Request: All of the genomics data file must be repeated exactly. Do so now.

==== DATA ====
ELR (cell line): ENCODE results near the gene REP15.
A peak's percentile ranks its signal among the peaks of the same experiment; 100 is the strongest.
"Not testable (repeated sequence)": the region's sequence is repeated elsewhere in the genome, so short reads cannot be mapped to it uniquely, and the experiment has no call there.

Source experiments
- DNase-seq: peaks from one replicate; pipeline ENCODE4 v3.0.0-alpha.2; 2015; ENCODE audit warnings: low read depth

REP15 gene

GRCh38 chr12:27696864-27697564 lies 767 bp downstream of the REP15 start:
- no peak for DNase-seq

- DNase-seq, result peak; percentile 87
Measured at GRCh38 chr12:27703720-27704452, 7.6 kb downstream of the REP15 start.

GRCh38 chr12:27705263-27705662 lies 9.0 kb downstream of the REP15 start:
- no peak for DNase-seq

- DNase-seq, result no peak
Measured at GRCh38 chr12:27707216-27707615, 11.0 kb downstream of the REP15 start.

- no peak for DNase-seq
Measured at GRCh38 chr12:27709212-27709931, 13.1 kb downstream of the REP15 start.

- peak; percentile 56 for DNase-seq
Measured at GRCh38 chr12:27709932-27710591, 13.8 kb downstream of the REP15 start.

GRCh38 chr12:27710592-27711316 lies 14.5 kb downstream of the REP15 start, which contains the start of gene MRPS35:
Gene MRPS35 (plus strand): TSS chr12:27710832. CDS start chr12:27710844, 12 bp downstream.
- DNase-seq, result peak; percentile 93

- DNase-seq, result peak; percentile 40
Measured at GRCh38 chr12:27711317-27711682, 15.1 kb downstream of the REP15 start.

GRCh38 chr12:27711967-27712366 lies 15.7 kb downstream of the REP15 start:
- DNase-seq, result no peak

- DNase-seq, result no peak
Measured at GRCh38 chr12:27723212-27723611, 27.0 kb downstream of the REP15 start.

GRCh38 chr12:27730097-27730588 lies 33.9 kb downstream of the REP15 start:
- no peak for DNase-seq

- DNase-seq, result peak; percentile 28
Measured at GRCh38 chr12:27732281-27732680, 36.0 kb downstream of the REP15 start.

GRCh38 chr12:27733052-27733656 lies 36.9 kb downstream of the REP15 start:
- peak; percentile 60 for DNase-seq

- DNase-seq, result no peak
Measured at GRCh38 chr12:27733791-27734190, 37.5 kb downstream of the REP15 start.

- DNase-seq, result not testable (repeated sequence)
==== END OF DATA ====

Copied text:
ELR (cell line): ENCODE results near the gene REP15.
A peak's percentile ranks its signal among the peaks of the same experiment; 100 is the strongest.
"Not testable (repeated sequence)": the region's sequence is repeated elsewhere in the genome, so short reads cannot be mapped to it uniquely, and the experiment has no call there.

Source experiments
- DNase-seq: peaks from one replicate; pipeline ENCODE4 v3.0.0-alpha.2; 2015; ENCODE audit warnings: low read depth

REP15 gene

GRCh38 chr12:27696864-27697564 lies 767 bp downstream of the REP15 start:
- no peak for DNase-seq

- DNase-seq, result peak; percentile 87
Measured at GRCh38 chr12:27703720-27704452, 7.6 kb downstream of the REP15 start.

GRCh38 chr12:27705263-27705662 lies 9.0 kb downstream of the REP15 start:
- no peak for DNase-seq

- DNase-seq, result no peak
Measured at GRCh38 chr12:27707216-27707615, 11.0 kb downstream of the REP15 start.

- no peak for DNase-seq
Measured at GRCh38 chr12:27709212-27709931, 13.1 kb downstream of the REP15 start.

- peak; percentile 56 for DNase-seq
Measured at GRCh38 chr12:27709932-27710591, 13.8 kb downstream of the REP15 start.

GRCh38 chr12:27710592-27711316 lies 14.5 kb downstream of the REP15 start, which contains the start of gene MRPS35:
Gene MRPS35 (plus strand): TSS chr12:27710832. CDS start chr12:27710844, 12 bp downstream.
- DNase-seq, result peak; percentile 93

- DNase-seq, result peak; percentile 40
Measured at GRCh38 chr12:27711317-27711682, 15.1 kb downstream of the REP15 start.

GRCh38 chr12:27711967-27712366 lies 15.7 kb downstream of the REP15 start:
- DNase-seq, result no peak

- DNase-seq, result no peak
Measured at GRCh38 chr12:27723212-27723611, 27.0 kb downstream of the REP15 start.

GRCh38 chr12:27730097-27730588 lies 33.9 kb downstream of the REP15 start:
- no peak for DNase-seq

- DNase-seq, result peak; percentile 28
Measured at GRCh38 chr12:27732281-27732680, 36.0 kb downstream of the REP15 start.

GRCh38 chr12:27733052-27733656 lies 36.9 kb downstream of the REP15 start:
- peak; percentile 60 for DNase-seq

- DNase-seq, result no peak
Measured at GRCh38 chr12:27733791-27734190, 37.5 kb downstream of the REP15 start.

- DNase-seq, result not testable (repeated sequence)